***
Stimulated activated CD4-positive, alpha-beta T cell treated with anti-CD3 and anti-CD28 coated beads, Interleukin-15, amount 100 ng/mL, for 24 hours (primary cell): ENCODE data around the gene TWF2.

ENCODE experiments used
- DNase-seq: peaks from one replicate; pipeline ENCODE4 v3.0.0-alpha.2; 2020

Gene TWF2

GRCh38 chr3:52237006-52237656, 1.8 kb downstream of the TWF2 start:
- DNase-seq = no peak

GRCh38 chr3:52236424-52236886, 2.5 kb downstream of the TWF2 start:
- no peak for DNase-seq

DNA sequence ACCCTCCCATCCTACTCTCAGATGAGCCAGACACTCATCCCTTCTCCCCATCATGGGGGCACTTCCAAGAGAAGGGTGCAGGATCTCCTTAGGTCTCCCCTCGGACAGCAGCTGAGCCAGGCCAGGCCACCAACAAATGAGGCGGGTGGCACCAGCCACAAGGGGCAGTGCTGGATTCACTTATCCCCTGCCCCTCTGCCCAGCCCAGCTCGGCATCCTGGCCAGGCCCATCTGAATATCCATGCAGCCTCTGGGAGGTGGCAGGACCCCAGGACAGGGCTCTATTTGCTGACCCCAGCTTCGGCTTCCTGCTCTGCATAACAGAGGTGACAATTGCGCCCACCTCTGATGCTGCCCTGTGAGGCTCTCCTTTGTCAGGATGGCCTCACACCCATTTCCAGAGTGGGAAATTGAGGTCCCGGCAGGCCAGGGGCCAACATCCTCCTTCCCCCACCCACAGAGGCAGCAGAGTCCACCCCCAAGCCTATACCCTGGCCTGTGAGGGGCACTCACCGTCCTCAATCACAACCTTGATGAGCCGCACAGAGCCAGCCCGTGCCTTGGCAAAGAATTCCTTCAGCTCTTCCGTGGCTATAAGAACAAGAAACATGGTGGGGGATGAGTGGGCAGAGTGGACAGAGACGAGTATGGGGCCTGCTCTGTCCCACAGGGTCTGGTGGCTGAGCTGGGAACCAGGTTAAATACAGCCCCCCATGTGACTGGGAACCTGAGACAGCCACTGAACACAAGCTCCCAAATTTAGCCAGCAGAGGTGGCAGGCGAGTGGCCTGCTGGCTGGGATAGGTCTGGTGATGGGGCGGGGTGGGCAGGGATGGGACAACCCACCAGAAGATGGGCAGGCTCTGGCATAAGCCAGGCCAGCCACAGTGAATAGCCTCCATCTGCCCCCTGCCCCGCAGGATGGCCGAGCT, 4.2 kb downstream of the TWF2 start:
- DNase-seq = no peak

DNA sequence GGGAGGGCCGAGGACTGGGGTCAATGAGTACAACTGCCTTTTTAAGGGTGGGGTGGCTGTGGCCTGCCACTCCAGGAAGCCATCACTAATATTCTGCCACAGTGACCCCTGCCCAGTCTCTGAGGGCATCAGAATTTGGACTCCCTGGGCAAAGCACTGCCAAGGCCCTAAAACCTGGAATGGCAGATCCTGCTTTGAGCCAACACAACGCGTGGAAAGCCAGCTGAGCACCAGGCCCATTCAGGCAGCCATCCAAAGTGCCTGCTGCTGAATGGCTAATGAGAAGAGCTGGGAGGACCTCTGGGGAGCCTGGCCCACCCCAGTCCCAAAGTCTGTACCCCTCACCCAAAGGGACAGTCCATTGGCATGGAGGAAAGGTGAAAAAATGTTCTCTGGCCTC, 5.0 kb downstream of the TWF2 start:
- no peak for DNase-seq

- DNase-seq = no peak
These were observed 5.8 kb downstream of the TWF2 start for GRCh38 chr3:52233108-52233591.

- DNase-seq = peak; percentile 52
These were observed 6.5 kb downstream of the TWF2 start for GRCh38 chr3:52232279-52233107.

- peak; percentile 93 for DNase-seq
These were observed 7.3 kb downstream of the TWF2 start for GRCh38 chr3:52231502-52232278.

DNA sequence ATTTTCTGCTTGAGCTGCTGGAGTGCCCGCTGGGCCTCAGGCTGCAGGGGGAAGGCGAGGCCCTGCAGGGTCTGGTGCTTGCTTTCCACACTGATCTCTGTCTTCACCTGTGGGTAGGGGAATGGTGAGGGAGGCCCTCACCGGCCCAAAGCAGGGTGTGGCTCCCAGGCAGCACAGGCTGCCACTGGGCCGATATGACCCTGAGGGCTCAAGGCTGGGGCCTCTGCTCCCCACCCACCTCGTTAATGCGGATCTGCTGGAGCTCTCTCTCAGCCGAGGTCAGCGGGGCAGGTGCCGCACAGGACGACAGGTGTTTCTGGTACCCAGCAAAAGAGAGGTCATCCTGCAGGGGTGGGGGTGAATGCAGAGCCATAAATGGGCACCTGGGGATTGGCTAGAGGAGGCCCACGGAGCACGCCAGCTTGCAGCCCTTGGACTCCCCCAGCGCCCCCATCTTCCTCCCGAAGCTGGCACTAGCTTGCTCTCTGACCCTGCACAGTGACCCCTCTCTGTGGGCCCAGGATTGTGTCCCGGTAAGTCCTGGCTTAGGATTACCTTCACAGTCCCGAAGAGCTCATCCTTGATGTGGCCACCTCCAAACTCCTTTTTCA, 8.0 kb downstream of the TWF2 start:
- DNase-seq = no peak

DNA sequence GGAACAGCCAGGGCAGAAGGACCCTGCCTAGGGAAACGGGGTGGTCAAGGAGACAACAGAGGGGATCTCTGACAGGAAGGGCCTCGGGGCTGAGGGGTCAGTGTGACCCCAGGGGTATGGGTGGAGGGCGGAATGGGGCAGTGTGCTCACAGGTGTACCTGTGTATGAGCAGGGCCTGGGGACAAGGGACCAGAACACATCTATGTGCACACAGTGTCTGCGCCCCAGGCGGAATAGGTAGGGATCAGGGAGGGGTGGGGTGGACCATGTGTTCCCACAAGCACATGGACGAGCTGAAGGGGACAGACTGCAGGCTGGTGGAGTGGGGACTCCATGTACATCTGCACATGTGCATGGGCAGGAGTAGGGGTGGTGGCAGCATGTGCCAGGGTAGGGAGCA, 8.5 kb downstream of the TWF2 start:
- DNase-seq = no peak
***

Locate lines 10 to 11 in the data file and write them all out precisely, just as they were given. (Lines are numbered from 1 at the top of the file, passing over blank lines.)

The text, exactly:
- DNase-seq = no peak

DNA sequence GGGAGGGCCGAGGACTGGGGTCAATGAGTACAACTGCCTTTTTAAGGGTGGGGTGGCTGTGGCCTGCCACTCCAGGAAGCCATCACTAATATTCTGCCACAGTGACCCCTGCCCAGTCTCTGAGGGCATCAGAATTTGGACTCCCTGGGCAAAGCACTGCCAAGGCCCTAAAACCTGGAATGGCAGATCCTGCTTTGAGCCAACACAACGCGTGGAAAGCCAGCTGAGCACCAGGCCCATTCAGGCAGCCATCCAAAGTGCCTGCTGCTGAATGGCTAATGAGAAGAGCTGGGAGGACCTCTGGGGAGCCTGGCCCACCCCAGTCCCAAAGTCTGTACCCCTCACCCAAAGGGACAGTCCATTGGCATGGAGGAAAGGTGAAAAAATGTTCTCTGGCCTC, 5.0 kb downstream of the TWF2 start: